Farmington Canal Trail high wheel bicycle ride.

4 05 2010

Spent May 1st riding on the Farmington Canal Trail with The Devil’s Gear Bike Shop and their high wheel bicycles. We covered 33 miles, very impressive for a high wheeler! There was a stop at the halfway point to consume the incredibly delicious Sweet Claude’s ice cream. A great day!


Locking Your Bicycle: Good and Bad 2.0

22 04 2010

U-lock around front wheel and post with cable lock through rear wheel? FAIL!

The U-lock must be used around the frame and post to be effective. FAIL!

I was out walking around New Haven yesterday and once again I came across some horribly locked bicycles. So, to recap the U-lock needs to be around your frame AND the post you are locking to. If you use a cable it should be a secondary form of security to leash your wheels. The cable should never be used to attach your bike to the post. Cables can be cut!! If you lock your bicycle to a post or rack in New Haven with a cable the chances of it getting stolen go up dramatically. U-lock frame to post. Again. U-lock frame to post.
Please visit my How to Lock Your Bike page for detailed locking instructions.

Inexpensive Master Cable locks around frame and post? FAIL!

On closer inspection one of the cables has already been cut! This bike is already half-stolen. FAIL!!

U-lock around frame and post? Cable looping BOTH wheels? Locking skewers? Cable lock on seat? GOLD STAR!!

Review: Portland Design Works – RADBOT 1000

30 03 2010

Portland Design Works – RADBOT 1000 1 watt taillight with built in EU approved reflector.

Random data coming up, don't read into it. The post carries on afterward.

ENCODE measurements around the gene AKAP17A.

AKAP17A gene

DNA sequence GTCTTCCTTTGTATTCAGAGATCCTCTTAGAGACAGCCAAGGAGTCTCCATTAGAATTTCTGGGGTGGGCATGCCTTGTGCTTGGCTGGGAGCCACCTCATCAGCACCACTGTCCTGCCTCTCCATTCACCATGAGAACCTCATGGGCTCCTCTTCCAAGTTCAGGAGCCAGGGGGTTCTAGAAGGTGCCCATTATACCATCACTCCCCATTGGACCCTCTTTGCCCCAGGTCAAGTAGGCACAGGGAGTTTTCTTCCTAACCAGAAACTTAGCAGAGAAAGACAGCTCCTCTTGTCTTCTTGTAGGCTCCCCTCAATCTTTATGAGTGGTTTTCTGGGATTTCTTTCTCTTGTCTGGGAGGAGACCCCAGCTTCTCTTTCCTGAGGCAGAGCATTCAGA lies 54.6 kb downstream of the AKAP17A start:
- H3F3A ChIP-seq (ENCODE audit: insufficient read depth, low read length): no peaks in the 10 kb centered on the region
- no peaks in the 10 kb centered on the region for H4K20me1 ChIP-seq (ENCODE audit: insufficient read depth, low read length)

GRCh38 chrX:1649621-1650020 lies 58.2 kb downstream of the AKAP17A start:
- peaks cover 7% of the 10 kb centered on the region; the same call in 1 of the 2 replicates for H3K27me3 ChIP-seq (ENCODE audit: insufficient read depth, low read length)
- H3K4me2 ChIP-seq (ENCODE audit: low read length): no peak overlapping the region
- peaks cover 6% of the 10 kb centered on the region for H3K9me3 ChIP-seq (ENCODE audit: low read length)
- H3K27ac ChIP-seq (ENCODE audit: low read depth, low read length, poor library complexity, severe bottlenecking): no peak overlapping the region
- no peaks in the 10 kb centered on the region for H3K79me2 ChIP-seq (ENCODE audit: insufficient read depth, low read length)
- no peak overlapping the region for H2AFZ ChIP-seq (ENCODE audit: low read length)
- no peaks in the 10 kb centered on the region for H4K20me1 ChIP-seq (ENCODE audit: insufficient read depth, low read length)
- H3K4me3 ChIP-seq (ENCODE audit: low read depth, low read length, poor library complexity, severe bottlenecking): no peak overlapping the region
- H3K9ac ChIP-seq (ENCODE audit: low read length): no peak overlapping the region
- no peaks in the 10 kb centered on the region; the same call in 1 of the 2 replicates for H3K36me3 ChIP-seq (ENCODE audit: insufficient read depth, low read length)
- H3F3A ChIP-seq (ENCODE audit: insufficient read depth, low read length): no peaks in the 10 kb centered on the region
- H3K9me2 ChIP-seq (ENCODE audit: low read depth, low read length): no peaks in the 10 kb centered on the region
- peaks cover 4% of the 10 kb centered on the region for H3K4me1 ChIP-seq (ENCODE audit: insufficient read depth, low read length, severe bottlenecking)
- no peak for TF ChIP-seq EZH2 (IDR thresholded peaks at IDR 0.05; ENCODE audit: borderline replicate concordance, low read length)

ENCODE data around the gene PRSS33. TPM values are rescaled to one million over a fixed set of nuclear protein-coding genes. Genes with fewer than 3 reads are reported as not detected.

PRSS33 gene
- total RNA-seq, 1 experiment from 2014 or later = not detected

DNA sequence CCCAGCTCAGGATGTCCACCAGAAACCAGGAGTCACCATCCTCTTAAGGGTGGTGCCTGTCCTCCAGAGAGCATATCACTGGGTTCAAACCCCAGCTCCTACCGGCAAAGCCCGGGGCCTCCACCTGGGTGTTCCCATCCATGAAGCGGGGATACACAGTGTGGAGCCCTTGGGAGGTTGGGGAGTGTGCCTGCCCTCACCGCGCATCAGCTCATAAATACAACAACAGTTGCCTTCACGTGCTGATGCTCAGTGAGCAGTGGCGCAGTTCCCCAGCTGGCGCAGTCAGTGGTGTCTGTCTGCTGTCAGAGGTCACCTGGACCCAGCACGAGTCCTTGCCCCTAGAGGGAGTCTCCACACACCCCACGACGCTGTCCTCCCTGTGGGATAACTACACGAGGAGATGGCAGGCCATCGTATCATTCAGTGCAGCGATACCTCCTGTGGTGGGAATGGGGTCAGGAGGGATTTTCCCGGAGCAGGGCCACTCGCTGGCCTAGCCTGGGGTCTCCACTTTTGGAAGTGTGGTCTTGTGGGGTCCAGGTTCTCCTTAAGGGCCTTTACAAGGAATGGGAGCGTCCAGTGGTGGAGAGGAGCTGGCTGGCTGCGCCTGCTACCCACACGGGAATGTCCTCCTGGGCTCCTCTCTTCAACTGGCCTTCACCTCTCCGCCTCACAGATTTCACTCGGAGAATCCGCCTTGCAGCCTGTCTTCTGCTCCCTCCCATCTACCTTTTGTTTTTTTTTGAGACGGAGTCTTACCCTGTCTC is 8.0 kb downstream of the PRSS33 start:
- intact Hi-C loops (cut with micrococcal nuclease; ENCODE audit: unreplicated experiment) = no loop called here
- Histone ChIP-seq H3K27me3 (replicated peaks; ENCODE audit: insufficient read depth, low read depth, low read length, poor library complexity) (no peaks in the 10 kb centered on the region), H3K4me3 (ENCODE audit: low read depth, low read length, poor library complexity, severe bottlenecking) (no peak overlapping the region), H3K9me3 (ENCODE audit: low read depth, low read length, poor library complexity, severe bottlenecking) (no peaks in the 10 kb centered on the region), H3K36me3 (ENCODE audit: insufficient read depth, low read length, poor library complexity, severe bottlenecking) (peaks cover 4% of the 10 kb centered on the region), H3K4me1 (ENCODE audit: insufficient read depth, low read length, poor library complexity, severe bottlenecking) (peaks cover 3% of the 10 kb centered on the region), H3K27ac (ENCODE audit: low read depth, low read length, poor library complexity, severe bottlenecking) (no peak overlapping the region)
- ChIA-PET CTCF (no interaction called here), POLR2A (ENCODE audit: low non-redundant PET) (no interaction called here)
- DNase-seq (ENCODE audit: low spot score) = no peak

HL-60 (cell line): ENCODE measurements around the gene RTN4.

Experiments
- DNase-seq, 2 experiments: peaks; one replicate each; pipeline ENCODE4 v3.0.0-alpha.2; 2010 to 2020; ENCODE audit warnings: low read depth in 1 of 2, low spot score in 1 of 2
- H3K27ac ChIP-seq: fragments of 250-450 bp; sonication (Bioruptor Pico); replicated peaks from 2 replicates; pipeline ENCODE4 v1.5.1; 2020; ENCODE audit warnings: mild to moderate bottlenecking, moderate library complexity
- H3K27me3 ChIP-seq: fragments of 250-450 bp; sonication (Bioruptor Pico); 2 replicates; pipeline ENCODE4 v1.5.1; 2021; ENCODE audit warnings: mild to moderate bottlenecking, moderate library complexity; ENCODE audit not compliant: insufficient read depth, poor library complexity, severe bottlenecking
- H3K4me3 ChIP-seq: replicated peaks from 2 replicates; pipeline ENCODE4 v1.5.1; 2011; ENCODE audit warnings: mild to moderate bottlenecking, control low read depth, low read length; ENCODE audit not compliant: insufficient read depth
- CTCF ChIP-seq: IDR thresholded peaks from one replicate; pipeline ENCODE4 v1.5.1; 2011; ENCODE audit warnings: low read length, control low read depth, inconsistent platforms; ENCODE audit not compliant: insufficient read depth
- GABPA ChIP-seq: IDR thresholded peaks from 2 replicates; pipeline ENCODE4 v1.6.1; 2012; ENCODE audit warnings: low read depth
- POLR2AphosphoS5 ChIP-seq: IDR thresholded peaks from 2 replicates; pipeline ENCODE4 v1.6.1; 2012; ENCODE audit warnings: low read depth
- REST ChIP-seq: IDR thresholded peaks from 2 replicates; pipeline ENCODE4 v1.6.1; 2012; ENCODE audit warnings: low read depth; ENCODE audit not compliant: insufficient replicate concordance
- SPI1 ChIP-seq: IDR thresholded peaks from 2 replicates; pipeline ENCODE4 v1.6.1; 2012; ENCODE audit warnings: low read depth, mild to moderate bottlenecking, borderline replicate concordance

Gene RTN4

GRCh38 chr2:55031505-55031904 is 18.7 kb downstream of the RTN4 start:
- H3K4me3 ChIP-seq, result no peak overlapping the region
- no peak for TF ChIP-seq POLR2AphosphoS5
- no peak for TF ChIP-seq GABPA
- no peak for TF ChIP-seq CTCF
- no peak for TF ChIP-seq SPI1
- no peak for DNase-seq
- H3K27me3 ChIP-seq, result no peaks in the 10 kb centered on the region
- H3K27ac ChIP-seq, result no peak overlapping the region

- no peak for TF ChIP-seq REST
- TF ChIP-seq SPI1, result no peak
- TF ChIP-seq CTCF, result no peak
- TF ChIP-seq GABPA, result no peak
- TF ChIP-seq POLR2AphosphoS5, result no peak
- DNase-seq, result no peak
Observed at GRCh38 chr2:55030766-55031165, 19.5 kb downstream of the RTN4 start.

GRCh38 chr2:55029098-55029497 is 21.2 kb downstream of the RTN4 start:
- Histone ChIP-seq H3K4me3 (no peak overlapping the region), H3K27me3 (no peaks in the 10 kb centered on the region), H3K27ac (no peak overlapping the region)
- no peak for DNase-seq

The RADBOT 1000 has one directive: to defend you and your bike from rear collisions.

I have found a new favorite taillight. Sorry Superflash. You are still my faithful number 2 but, there is a new number 1. I have been using the Portland Design Works RADBOT 1000 for the past month and I must say I am very impressed with the design and flashing power of this light. The RADBOT 1000 features a 1.0 watt red LED made in Japan by Nichia brand. Below the LED flasher RADBOT also has an EU approved rear reflector. Some communities require a rear reflector whereas the use of a flasher is optional. Combining both into an attractive and smart package is a great move by the PDW designers. The RADBOT comes with a the standard seatpost or seat stay mounting option but, PDW also includes a rear rack mount. The really cool thing is that they are all identical to the clip mounts used by Planet Bike. So, if you use multiple mounts on different bikes you can swap the PDW and Planet Bike lights as you please. I’ve been using a combination of the RADBOT and a Superflash lately and am quite pleased with the adverse comments from ‘some’ motorists. Like most lights the RADBOT 1000 also has a belt clip on back and also comes with AAA batteries included.